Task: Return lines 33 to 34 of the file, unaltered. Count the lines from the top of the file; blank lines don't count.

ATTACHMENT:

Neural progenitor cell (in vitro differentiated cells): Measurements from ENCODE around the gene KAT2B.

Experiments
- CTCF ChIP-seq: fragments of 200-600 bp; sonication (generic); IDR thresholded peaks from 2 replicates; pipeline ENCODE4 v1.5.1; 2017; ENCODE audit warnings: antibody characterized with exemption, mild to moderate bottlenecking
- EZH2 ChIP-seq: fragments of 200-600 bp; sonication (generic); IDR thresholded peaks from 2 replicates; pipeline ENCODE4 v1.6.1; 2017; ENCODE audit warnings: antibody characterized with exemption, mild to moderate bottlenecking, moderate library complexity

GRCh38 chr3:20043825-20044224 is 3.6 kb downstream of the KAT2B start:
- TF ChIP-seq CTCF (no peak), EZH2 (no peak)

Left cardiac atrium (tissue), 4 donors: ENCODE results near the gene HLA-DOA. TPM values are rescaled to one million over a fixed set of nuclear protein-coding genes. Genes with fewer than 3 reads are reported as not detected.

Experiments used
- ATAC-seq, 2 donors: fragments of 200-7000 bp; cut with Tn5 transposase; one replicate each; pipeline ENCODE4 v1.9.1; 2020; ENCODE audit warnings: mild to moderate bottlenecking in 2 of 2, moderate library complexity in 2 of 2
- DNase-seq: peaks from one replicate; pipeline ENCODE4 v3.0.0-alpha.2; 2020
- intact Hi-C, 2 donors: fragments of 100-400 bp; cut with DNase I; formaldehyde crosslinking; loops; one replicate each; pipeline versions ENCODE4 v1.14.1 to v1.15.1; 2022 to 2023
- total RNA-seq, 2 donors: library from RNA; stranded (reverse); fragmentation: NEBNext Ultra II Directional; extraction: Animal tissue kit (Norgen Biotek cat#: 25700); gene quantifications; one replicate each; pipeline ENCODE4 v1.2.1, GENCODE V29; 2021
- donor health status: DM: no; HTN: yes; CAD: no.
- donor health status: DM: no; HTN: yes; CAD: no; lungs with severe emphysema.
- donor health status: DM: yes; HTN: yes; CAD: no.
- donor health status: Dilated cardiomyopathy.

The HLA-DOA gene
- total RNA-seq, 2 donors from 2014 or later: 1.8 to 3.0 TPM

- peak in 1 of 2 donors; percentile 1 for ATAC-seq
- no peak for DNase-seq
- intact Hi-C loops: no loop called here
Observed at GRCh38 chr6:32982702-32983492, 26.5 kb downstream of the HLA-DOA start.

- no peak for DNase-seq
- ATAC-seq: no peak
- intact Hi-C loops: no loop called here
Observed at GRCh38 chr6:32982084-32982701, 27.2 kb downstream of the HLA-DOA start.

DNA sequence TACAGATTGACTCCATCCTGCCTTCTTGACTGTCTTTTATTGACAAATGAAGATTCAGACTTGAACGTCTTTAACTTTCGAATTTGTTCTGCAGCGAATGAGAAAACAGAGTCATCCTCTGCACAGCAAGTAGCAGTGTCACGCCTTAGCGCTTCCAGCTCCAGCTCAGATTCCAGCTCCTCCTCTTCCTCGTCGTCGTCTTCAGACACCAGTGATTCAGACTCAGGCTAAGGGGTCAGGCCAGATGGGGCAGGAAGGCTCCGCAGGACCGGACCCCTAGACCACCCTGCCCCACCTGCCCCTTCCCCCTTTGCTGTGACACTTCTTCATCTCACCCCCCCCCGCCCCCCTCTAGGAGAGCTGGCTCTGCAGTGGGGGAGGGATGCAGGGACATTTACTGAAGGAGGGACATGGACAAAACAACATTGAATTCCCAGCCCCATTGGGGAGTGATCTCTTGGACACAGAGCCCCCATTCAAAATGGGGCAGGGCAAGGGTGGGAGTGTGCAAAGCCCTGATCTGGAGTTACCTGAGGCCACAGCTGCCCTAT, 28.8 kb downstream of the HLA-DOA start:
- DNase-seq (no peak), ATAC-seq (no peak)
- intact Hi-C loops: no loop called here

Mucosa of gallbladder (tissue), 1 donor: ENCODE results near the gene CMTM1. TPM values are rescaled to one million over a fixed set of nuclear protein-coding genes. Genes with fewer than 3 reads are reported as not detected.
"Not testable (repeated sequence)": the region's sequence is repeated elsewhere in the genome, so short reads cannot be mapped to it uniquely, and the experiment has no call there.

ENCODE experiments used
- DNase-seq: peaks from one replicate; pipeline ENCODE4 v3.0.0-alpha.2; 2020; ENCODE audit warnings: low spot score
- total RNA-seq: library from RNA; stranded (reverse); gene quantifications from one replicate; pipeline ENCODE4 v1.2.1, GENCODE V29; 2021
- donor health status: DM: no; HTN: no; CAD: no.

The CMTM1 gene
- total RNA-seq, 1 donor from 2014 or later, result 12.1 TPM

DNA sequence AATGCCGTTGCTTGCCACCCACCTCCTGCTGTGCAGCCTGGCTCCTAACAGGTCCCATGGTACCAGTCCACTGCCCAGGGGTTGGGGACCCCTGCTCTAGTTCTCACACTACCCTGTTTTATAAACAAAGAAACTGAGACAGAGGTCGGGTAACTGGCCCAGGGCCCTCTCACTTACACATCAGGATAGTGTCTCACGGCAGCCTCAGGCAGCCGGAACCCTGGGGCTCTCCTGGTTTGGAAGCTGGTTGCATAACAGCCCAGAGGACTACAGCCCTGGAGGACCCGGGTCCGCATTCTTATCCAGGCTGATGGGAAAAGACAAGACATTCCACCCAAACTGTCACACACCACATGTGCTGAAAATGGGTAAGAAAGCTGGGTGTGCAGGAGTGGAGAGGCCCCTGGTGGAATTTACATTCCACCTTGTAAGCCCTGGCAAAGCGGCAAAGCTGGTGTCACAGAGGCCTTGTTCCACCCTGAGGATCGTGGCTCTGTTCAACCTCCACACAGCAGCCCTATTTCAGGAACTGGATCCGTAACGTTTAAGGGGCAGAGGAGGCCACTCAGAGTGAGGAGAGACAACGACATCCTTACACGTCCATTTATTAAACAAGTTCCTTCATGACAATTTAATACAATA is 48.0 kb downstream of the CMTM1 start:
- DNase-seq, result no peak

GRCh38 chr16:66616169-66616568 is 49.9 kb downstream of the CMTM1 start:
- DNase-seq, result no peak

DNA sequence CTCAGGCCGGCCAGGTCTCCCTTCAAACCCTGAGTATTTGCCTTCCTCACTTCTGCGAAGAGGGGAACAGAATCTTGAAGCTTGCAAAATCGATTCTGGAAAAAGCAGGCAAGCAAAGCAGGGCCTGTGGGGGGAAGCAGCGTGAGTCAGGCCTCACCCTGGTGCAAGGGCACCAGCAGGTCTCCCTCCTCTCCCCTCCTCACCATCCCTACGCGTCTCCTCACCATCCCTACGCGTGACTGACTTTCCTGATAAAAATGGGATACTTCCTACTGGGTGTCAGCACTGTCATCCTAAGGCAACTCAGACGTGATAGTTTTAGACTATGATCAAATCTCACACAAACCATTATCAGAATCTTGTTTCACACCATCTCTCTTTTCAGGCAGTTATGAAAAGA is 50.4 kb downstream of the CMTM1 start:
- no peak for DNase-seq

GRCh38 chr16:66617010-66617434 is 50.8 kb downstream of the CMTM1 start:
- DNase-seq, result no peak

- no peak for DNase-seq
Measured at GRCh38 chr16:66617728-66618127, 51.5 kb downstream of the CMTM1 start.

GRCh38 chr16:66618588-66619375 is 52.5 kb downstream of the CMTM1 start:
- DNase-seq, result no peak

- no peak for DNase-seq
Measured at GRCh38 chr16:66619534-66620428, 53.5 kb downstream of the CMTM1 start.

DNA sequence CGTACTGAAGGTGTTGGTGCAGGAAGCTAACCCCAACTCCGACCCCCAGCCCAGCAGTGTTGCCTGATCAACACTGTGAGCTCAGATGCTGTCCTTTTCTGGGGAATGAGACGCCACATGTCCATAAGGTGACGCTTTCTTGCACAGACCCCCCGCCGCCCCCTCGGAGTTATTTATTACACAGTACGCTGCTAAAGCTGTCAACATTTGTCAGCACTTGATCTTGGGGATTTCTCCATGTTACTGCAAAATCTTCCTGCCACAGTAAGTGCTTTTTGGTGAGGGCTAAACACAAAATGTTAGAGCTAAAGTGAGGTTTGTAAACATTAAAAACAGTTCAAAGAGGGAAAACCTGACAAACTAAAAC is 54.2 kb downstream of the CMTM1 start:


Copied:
- DNase-seq: peaks from one replicate; pipeline ENCODE4 v3.0.0-alpha.2; 2020; ENCODE audit warnings: low spot score
- total RNA-seq: library from RNA; stranded (reverse); gene quantifications from one replicate; pipeline ENCODE4 v1.2.1, GENCODE V29; 2021